So all I need is this. And then what I'm going to do is I'm going to come over here, and tell it's an integer variable. I'm going to get an error message if I run this, see what happens. Because this is a float variable, random has decimal places, but I've declared an int over here, so that's just not going to work. So instead, what I do is I need to cast it into a different type. That's pretty easy. All you need to do in Processing is I put int and put the rest of this in parentheses, and it says take whatever is in there and turn it into an integer variable and it does this by simply chopping off the decimal places.
And so now, when I run this code, you see I now have a random number and it's just a 2. If you want to do something like roll dice, one option is to do it this way. I simply take this down here and I'll say I'm going to get a random die. Now, the difference here is that the dies only go from 1 to 6, whereas the numbers I've been using so far go from 0 to 10.
So I want a different range. What I'm going to do is because I don't want zeros, I want one ones, but I want to have 6 be an option, is if I put the limit at 6, it'll go from 0 to 5.99, it'll chop off the decimal places which may means it goes from 0 to 5. All I have to do then is add 1 at the end of it. And then if I take that and run it like this, you can see now that I have a number from 1 to 6, I can run this a few extra times and you'll see that I'll get different values, there is a 2 for the die, and there is 4.
It will stay within that range. Now I'm going to show you, you can actually get much more fancy in how you deal with your variables here. If we go to the top of the sketch, you will see I declared a variable z, but I didn't initialize it. Right down here, I'm going to get z and I'm just going to show you that things can get rather fancy. So I might say that z = 3*x, I have a value for x earlier, then I'm going to also add the arc tangent of the square root of y, it could come up you don't know and then, I run that variable, run the whole thing and there I have the arc tangent of the square root of y plus three times x, there maybe a situation which you need that, I don't know what it is right now.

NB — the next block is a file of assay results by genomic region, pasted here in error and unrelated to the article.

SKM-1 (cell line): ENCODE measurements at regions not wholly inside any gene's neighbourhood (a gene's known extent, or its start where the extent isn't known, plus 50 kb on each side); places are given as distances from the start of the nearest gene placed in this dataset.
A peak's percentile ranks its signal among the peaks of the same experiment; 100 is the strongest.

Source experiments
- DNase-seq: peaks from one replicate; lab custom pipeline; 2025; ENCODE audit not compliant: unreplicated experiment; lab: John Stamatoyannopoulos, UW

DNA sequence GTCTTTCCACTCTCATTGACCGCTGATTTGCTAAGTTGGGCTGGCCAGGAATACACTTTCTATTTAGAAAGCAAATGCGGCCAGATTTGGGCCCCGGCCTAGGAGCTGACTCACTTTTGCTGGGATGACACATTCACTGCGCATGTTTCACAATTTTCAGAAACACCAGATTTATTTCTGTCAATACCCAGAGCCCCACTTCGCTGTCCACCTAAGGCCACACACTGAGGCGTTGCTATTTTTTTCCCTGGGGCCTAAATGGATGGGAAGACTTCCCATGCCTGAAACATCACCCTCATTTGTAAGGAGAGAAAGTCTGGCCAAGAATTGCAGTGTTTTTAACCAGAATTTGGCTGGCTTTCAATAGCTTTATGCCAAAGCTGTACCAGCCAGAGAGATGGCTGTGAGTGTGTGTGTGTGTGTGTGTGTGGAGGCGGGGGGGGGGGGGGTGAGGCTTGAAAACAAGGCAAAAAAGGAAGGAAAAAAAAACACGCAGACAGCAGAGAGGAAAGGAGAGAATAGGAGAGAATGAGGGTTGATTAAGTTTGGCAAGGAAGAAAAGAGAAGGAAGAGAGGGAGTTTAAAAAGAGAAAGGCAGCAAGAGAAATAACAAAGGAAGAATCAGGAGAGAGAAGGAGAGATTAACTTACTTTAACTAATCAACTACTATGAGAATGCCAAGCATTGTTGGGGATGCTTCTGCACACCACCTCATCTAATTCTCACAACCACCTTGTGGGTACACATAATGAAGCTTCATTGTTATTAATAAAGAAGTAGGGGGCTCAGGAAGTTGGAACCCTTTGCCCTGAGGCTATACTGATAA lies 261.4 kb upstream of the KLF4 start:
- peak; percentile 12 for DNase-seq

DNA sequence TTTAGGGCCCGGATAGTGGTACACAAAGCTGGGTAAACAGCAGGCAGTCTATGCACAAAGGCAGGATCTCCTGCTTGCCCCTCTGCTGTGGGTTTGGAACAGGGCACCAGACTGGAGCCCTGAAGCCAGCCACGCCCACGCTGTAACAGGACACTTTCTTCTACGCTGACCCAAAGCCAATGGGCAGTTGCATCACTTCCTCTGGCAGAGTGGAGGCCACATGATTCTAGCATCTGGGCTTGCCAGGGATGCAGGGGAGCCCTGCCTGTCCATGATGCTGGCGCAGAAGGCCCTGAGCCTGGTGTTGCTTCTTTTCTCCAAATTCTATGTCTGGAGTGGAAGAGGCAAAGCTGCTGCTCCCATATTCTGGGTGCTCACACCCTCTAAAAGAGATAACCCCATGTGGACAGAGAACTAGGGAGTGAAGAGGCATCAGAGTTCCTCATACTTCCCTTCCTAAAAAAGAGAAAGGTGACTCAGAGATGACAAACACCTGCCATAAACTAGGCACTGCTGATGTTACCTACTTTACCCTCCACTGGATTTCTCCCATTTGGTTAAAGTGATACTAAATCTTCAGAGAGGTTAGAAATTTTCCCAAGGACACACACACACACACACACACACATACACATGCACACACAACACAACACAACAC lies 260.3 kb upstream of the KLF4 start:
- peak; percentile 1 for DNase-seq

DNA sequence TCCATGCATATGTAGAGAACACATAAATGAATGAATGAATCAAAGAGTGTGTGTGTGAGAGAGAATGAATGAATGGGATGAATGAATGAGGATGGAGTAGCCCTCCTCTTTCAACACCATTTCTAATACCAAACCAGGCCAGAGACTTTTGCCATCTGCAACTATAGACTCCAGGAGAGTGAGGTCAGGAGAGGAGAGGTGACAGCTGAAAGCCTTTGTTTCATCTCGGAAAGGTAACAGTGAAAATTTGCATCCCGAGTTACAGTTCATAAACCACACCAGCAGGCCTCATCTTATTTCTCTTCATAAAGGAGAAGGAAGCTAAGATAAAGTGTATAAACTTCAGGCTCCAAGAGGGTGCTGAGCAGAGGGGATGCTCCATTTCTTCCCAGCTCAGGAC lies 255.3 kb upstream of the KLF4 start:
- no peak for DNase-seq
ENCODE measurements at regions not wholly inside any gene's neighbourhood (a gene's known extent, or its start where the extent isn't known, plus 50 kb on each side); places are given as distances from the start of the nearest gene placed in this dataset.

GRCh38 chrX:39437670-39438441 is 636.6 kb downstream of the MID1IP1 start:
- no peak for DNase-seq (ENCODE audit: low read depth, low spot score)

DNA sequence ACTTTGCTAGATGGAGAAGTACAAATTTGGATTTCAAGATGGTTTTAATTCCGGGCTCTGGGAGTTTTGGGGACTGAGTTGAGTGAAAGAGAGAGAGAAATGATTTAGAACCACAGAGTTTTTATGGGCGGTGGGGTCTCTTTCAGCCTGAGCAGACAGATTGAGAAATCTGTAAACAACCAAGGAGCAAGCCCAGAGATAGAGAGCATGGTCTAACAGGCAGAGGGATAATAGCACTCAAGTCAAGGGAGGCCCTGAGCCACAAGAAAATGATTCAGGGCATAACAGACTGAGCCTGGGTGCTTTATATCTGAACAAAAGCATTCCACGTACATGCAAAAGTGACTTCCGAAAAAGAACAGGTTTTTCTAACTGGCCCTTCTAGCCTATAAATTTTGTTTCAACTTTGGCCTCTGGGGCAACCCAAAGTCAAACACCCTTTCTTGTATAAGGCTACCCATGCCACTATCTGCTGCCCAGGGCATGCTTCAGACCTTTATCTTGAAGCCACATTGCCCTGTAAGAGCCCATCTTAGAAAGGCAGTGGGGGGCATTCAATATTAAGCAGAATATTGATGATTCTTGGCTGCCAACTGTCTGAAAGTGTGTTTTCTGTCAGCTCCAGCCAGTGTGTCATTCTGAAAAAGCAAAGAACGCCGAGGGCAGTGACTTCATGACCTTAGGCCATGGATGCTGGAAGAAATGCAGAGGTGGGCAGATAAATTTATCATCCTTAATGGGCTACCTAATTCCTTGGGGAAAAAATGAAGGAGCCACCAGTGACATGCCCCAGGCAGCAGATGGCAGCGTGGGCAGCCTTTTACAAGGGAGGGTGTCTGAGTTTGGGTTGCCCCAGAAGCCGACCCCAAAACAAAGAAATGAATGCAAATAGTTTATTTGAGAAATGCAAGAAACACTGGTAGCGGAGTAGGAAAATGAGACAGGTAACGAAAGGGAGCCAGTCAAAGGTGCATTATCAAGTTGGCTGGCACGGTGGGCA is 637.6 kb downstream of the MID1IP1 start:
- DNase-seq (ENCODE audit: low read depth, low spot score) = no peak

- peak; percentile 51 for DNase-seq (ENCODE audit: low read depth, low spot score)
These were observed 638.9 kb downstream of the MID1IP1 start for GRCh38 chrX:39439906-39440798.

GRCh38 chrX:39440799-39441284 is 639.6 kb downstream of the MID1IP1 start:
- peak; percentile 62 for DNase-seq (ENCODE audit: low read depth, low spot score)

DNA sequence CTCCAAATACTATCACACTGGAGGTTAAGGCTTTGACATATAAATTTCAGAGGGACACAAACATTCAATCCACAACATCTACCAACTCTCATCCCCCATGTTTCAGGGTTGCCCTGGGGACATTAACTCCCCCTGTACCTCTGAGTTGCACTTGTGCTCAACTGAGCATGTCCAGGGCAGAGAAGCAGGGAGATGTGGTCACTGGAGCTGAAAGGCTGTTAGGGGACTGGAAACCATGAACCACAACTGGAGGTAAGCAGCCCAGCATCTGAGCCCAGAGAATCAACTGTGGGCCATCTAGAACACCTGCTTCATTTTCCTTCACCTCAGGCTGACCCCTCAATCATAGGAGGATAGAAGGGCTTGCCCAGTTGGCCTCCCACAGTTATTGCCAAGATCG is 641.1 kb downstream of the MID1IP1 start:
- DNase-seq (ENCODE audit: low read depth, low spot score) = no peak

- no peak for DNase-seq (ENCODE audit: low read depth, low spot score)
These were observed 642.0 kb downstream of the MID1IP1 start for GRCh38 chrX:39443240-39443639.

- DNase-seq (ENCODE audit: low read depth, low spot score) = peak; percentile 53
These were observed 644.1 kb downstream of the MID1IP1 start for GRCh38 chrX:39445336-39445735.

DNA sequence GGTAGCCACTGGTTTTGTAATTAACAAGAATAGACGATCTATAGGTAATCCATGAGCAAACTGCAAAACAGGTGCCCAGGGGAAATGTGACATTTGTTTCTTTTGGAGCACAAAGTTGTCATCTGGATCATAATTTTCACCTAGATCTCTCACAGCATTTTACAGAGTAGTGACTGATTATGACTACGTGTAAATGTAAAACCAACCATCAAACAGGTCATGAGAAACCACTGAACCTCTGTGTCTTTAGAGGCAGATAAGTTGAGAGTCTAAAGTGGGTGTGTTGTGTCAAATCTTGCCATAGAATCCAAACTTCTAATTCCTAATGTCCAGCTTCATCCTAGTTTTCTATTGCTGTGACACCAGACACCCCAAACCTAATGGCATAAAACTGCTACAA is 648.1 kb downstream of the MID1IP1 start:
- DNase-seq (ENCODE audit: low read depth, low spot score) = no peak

The next thing is to show how to increment a variable overtime. What I want to show is in a separate block of code called draw. So I'm going to draw an ellipse and actually, if I want the ellipse to show, I need to refresh the background every time we go through, and then I show the ellipse, and then I'm going to give it these variable values of x, y and then make the ellipse 40 pixels tall and when I do this, it will draw a circle, you see my circle there in the bottom-left, but what I want to do is I want to make it that the circle can move and one way to do that is through incrementing it.
An increment takes a variable and adds a value to it every time it runs through a cycle. Here the ++ simply means add 1 to it. Also, you can do other kinds of increments. So for instance on this one, I'm going to take the value for y, the height, and I'm going to multiply it times a particular time, every time we go through it this one. I'm actually going to do a 0.99 and what this means is that the height is going to actually decrease. It's going to be 99% of its initial value every time. And when I draw that, you see that this now moves.
Now it's going to keep moving until it disappears. If I want to try to keep it in place, all I need to do then is what's called the constrain and I can go x = constrain(x -- so x is referring back to itself. I'm going to constrain x, the lowest value it can have is 0 and the highest it can have is the width of the window divided by 2.
So it'll stop when it gets halfway. I save this and run it, and you see it goes up until it gets halfway and it's just going bonk into it and stop. Anyhow, these are a few different ways of working with variables and modifying them to make it, so they can take on new values and give some flexibility to how you work with your information in your sketch.